What a Google Fuchsia preview reveals

Google is working on a new operating system, and we just got our first real look at it.

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Mike Elgan

What do you do when you are Google and have the most popular operating system in the world? You build a new one, of course.

That appears to be what Google is doing with Fuchsia, a new OS that the tech giant has been working on since last summer. But what is Fuchsia, will it replace Android, and, most importantly, why is Google creating it?

In IT Blogwatch, we share what we know. 

So what is going on? Steven Musil has some background:

Fuchsia, the mysterious new operating system under development at Google...has acquired a user interface.
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The new UI, dubbed Armadillo, features a card-based design for managing multiple apps...The new interface...allows cards to be dragged around and used in a split-screen format.

Ok, we have a new Google OS, and it card-based. Where did it come from, though? Kellex has that info:

Fuchsia...is something separate from Android and Chrome OS that isn’t based on Linux and is essentially an all-Google product from top to bottom...It’s...been around since last August, but recently was updated...with UI elements that give us a preview of what Google is up to here.
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Fuchsia is built on Google’s...kernel called “Magenta”...the interface and apps are written in Google’s Flutter SDK (with Google’s Dart), a Vulkan-based graphics renderer called “Escher,” and all sorts of Google’s Material Design. It’s all Google...something that can’t be said for Android.

And how does it work? Elyse Betters introduces us to the OS:

With Armadillo, different cards can be dragged around for use in a split-screen or tabbed interface. They even appear to offer up Google Now-like suggestions. Unfortunately...we don't yet know what Google plans to do with Fuchsia...But with Google I/O right around the corner, we may learn more about Fuchsia soon.

Can we get some more details on what can Fuchsia do? It seems like it will do lots, but for now we just have a very basic preview. From that preview, Ben Schoon shares some details:

A...home screen takes the focus away from applications and...focuses on personal information, Google cards, and what appears to be some sort of recent apps menu.
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Front and center is the user’s profile image which, when tapped, can reveal a handful of quick settings for brightness and volume among others...That menu also has “Log Out” and “More” options, but it’s unclear what those will do since nothing is working yet. Opening and closing this menu also shows a very fluid (and pretty) animation.

We get it, a lot is still up in the air. But what do we know? Alex Wagner fills in some of the blanks:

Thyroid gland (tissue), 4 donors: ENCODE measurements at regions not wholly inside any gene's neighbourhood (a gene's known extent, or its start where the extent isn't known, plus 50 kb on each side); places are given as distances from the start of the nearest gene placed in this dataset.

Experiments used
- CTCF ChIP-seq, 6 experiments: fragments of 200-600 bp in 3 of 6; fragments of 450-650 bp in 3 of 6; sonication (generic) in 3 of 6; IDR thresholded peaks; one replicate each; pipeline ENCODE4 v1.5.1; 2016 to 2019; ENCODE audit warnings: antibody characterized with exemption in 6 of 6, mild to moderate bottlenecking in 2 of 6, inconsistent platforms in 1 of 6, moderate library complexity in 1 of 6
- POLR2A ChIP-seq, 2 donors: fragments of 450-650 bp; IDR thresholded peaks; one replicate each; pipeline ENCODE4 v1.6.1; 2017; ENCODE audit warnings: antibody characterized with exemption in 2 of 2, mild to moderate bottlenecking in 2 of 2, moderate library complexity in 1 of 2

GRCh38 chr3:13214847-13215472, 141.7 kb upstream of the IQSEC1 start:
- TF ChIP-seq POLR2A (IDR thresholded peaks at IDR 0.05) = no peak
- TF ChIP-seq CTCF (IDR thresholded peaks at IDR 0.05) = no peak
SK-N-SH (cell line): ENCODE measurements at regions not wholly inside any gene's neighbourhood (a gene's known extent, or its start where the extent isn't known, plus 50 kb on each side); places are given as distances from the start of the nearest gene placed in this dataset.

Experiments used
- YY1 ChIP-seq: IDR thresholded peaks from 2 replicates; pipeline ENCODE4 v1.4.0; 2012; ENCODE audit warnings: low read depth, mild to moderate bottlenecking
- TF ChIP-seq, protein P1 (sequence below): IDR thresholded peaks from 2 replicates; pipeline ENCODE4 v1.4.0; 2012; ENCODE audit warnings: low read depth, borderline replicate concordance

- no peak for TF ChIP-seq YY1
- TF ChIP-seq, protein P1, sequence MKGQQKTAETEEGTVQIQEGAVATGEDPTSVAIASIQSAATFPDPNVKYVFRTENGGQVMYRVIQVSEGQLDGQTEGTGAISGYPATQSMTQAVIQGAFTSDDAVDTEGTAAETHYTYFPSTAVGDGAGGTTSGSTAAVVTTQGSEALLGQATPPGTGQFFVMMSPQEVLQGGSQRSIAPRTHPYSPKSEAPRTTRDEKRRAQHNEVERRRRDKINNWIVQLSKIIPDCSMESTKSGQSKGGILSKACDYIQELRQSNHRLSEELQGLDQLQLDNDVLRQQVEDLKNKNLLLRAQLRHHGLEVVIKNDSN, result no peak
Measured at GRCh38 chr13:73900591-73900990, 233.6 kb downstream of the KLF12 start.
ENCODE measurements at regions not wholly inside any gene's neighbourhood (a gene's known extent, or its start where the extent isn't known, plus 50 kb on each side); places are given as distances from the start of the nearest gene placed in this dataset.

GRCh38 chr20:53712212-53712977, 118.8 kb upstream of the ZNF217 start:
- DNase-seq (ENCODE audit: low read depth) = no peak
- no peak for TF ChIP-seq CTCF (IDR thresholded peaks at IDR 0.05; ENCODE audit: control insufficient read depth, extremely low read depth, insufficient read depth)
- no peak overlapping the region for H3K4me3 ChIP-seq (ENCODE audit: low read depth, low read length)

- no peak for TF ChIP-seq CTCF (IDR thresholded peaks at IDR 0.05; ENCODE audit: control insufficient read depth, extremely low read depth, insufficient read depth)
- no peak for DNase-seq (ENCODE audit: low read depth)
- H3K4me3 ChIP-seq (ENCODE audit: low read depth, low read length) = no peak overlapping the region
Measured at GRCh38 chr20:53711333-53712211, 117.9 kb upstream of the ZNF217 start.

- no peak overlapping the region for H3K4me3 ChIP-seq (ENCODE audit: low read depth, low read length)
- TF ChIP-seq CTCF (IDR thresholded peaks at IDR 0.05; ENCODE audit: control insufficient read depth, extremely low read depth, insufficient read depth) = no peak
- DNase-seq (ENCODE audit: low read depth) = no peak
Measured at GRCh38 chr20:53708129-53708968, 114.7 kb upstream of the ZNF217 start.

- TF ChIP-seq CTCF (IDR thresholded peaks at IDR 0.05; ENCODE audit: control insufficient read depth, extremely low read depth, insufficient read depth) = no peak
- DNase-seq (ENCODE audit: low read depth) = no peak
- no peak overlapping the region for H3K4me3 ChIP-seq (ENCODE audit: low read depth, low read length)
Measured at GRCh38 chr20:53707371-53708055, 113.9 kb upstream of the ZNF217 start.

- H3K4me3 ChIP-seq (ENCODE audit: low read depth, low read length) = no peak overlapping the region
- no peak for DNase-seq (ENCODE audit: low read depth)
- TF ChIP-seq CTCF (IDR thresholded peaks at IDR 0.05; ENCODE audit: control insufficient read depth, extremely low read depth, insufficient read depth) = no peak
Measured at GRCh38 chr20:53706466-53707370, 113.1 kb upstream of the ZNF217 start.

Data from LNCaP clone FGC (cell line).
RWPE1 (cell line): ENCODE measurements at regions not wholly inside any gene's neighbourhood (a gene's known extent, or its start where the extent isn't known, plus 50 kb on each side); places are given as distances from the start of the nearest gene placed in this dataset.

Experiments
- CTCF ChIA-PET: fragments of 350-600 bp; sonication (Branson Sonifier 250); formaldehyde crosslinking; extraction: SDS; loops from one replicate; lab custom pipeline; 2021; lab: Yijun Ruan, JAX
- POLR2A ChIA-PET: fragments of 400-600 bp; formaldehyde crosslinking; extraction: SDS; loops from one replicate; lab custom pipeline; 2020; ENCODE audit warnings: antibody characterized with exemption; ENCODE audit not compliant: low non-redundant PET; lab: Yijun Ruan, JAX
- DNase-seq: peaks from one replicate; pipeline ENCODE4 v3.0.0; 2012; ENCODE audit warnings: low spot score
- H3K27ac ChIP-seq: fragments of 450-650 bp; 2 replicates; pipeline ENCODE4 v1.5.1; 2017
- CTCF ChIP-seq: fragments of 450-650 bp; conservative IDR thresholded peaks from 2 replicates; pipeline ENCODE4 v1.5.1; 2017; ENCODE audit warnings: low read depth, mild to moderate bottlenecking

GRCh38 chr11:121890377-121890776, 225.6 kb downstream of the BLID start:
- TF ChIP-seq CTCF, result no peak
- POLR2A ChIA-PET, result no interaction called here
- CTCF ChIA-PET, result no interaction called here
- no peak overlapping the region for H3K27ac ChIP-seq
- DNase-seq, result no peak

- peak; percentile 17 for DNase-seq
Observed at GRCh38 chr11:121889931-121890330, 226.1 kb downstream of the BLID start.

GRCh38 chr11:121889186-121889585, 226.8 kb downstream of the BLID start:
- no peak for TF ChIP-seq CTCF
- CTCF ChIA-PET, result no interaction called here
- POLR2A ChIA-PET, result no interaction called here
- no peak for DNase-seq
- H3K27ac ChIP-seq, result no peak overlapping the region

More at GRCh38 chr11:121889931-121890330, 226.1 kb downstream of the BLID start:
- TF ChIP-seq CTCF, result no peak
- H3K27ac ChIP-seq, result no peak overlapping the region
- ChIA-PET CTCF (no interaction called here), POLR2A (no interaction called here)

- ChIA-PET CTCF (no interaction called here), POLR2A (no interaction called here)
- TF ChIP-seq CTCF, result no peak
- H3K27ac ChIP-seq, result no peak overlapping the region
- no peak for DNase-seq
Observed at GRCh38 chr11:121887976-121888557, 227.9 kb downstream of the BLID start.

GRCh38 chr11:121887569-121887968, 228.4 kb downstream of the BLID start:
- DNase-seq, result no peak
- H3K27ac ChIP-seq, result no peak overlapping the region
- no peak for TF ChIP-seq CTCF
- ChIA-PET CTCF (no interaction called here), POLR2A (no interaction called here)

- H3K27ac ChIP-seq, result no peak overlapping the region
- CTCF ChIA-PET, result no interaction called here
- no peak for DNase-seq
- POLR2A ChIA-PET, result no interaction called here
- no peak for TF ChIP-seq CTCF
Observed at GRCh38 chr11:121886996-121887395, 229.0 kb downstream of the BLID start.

The Fuchsia UI starts with a round profile picture that, when tapped, will show controls for sound and brightness, toggles for Airplane Mode, Do Not Disturb, and rotation lock, as well as info like your Wi-Fi and mobile networks. Above this profile picture is a list of recent app...cards, and below it is a Google Now-style scrolling list of suggestions.
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Tapping on the recent apps cards will launch it into full screen mode. You can also long press on a card and drag it around...when you combine it with other cards, you can split your screen with multiple apps, including a 50/50 split, a 75/25 split, a 33/33/33 split, or you can even run four apps at once.

And is all this what we are going to see when Fuchsia is finalized? Maybe, maybe not. Corbin Davenport has an important reminder:

Keep in mind that all of this is subject to change, as the Armadillo interface (and the rest of Fuchsia OS) is still under heavy development. It's also hard to tell what Google's plans are for the operating system. Will...it some day replace Android altogether? We'll have to wait and see.

That brings up a good point -- what is the point of Fuchsia, anyway? Ron Amadeo gives his opinion:

Android was conceived in the days before the iPhone...With Android, Google is still chained to decisions it made years ago, before it knew anything about managing a mobile OS that ships on billions of smartphones.
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Fuchsia...seems like a project that asks "how would we design Android today, if we could start over?" It's a brand-new, Google-developed kernel running a brand-new, Google-developed SDK that uses a brand-new, Google-developed programming language and it's all geared to run Google's Material Design interface as quickly as possible...Google can basically insulate itself from all of Android's upstream projects and bring all the development in-house. Doing such a thing on the scale of Android today would be a massive project.

Finally, we keep hearing about this Fuchsia preview -- where is it, anyway? Kyle Bradshaw put it together.

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